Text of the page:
(iv) Perform any required hydrostatic pressure or leak test.

(4) If required by the Regional Supervisor, a work plan that describes the specific measures you intend to take, and the specific procedures you intend to follow, to ensure the safety of offshore workers and to prevent pollution. The work plan must include or consider:

(i) The operating history of the pipeline you plan to modify, including past modifications or repairs, and the operating conditions peculiar to the pipeline;

(ii) Reasonable measures to ensure that pressure in the pipeline is equal to the external pressure;

(iii) Reasonable measures to ensure that you purge combustibles and H2 S from the pipeline immediately before you conduct the modification;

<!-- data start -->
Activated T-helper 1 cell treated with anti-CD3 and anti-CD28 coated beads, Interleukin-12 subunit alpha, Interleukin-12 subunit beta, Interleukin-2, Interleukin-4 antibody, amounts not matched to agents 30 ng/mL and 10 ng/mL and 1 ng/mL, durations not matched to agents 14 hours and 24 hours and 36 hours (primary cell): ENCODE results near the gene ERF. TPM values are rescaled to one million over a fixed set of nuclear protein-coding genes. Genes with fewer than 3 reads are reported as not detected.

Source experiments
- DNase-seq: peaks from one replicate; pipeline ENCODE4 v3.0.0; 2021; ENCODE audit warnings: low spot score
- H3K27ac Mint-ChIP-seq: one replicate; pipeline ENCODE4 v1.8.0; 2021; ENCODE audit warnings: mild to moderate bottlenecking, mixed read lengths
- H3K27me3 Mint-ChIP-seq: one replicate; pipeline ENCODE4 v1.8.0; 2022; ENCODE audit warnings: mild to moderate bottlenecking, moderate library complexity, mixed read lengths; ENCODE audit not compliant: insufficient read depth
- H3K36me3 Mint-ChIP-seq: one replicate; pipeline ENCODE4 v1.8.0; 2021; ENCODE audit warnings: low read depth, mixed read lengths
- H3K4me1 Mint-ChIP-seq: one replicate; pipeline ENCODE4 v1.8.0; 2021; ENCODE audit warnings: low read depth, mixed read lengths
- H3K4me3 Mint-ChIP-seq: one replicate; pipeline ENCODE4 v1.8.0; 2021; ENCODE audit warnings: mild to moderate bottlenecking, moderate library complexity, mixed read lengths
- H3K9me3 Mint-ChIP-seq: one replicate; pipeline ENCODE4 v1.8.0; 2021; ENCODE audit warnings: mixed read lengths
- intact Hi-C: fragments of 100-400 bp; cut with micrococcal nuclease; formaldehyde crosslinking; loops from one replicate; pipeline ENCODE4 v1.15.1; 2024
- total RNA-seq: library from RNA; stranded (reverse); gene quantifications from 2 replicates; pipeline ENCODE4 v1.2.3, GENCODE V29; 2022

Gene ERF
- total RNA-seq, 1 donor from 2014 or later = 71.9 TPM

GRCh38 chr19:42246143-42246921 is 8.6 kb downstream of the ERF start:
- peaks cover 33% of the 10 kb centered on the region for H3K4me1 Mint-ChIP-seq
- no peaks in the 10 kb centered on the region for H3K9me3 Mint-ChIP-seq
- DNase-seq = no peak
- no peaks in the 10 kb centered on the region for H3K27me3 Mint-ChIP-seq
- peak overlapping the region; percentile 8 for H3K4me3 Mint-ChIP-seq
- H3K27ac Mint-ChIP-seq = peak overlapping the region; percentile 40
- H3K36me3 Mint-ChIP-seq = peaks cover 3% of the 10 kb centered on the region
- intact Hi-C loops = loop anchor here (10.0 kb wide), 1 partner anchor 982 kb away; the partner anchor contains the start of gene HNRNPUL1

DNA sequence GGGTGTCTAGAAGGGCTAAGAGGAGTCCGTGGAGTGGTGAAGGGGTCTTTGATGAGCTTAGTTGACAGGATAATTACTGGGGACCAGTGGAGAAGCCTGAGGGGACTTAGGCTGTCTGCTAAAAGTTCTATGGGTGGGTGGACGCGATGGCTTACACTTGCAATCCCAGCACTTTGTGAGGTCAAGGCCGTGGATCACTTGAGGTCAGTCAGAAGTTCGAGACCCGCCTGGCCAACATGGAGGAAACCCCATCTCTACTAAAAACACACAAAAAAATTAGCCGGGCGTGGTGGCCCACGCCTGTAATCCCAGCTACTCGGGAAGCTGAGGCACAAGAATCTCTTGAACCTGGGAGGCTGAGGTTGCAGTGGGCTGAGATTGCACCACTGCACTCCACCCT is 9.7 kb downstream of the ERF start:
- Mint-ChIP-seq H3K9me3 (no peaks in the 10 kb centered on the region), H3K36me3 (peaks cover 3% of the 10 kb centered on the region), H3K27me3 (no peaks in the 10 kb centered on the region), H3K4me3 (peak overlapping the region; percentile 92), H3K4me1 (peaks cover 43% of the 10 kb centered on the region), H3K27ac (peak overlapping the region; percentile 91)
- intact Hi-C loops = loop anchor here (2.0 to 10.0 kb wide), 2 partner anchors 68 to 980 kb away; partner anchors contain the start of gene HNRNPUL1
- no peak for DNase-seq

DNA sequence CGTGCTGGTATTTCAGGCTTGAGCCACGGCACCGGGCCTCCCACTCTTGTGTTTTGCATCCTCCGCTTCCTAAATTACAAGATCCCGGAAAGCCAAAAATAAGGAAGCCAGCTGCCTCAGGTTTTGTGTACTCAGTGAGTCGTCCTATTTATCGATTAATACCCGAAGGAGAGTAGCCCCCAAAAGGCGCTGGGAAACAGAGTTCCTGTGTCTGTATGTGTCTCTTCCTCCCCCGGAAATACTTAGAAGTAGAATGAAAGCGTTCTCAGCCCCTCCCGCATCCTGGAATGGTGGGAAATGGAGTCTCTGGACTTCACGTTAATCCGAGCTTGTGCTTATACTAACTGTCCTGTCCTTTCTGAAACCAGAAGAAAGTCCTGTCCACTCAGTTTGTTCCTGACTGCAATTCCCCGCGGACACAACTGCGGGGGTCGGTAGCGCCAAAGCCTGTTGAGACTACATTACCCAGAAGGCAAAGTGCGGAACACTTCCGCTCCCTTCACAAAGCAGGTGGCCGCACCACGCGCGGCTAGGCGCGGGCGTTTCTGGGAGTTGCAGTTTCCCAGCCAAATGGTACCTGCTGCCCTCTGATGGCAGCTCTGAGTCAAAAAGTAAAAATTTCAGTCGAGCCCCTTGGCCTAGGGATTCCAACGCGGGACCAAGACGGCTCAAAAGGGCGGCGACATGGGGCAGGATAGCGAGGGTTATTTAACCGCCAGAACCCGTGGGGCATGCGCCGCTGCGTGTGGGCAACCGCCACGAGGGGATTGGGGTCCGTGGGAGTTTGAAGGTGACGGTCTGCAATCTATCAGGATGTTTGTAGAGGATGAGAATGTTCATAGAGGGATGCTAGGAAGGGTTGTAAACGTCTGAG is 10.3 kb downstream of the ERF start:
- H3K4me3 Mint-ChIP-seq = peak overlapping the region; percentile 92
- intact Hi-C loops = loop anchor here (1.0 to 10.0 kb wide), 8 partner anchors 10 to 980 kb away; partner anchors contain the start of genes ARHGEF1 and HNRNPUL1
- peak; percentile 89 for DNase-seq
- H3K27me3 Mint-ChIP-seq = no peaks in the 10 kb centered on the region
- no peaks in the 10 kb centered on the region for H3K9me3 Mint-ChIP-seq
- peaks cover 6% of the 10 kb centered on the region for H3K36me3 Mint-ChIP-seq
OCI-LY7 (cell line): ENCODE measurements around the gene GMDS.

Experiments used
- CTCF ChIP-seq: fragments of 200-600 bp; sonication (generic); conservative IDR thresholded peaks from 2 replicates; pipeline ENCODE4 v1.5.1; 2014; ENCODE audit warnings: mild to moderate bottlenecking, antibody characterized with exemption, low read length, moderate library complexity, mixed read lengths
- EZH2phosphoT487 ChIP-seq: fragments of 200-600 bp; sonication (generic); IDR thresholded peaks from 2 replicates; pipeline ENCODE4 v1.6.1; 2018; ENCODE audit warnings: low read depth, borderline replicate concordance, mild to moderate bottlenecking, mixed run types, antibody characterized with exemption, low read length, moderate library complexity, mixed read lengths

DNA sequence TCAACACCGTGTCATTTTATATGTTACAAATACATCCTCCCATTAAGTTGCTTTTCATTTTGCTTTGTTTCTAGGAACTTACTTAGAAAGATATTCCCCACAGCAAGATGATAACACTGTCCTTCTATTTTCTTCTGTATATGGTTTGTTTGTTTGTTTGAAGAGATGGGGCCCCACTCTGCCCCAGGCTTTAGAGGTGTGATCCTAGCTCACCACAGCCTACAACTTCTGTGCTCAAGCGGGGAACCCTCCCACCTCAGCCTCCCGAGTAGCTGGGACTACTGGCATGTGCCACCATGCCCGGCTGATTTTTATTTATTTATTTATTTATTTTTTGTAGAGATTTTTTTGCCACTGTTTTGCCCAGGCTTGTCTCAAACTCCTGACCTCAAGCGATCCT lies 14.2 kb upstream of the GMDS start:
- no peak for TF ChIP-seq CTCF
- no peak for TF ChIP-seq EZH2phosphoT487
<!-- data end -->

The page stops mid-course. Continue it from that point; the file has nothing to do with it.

(iv) Advance notification to facility workers (both company and contract) concerning significant aspects of the upcoming modification;

(v) Re-notification of all facility workers immediately before you attempt to de-pressurize, cut into, or open the pipeline to perform the modification;

(vi) Onsite supervision during the entire modification operation; and

(vii) Safeguards to ensure that the pipeline remains isolated during the entire modification operation so that facility workers are not endangered by pressure, H2 S, or explosive or combustible products.

(5) Requests for alternative compliance (see § 250.141) necessitated by the modification.

(6) If applicable, an electronic file containing the digital coordinates of sufficient points to provide an accurate representation of the proposed modified route, including turns, for both the pipeline and umbilicals.

(7) Payment of a nonrefundable service fee (see § 250.125 for amount).